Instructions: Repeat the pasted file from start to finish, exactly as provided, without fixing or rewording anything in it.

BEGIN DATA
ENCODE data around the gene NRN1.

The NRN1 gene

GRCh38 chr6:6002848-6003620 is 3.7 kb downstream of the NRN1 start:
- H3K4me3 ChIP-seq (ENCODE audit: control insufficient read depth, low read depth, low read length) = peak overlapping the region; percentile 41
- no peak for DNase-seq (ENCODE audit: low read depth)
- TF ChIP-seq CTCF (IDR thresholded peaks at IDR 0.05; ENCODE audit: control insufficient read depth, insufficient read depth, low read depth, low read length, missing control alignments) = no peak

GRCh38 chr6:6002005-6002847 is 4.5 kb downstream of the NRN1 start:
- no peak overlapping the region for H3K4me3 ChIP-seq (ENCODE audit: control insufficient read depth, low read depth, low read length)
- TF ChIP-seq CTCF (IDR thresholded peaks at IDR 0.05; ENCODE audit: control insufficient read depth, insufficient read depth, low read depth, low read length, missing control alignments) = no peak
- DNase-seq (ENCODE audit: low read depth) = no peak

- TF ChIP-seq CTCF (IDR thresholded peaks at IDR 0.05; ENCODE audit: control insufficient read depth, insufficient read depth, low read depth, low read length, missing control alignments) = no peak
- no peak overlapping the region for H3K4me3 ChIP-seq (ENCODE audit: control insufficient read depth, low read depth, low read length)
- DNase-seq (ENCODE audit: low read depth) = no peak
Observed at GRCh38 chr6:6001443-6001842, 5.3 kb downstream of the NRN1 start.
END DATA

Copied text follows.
ENCODE data around the gene NRN1.

The NRN1 gene

GRCh38 chr6:6002848-6003620 is 3.7 kb downstream of the NRN1 start:
- H3K4me3 ChIP-seq (ENCODE audit: control insufficient read depth, low read depth, low read length) = peak overlapping the region; percentile 41
- no peak for DNase-seq (ENCODE audit: low read depth)
- TF ChIP-seq CTCF (IDR thresholded peaks at IDR 0.05; ENCODE audit: control insufficient read depth, insufficient read depth, low read depth, low read length, missing control alignments) = no peak

GRCh38 chr6:6002005-6002847 is 4.5 kb downstream of the NRN1 start:
- no peak overlapping the region for H3K4me3 ChIP-seq (ENCODE audit: control insufficient read depth, low read depth, low read length)
- TF ChIP-seq CTCF (IDR thresholded peaks at IDR 0.05; ENCODE audit: control insufficient read depth, insufficient read depth, low read depth, low read length, missing control alignments) = no peak
- DNase-seq (ENCODE audit: low read depth) = no peak

- TF ChIP-seq CTCF (IDR thresholded peaks at IDR 0.05; ENCODE audit: control insufficient read depth, insufficient read depth, low read depth, low read length, missing control alignments) = no peak
- no peak overlapping the region for H3K4me3 ChIP-seq (ENCODE audit: control insufficient read depth, low read depth, low read length)
- DNase-seq (ENCODE audit: low read depth) = no peak
Observed at GRCh38 chr6:6001443-6001842, 5.3 kb downstream of the NRN1 start.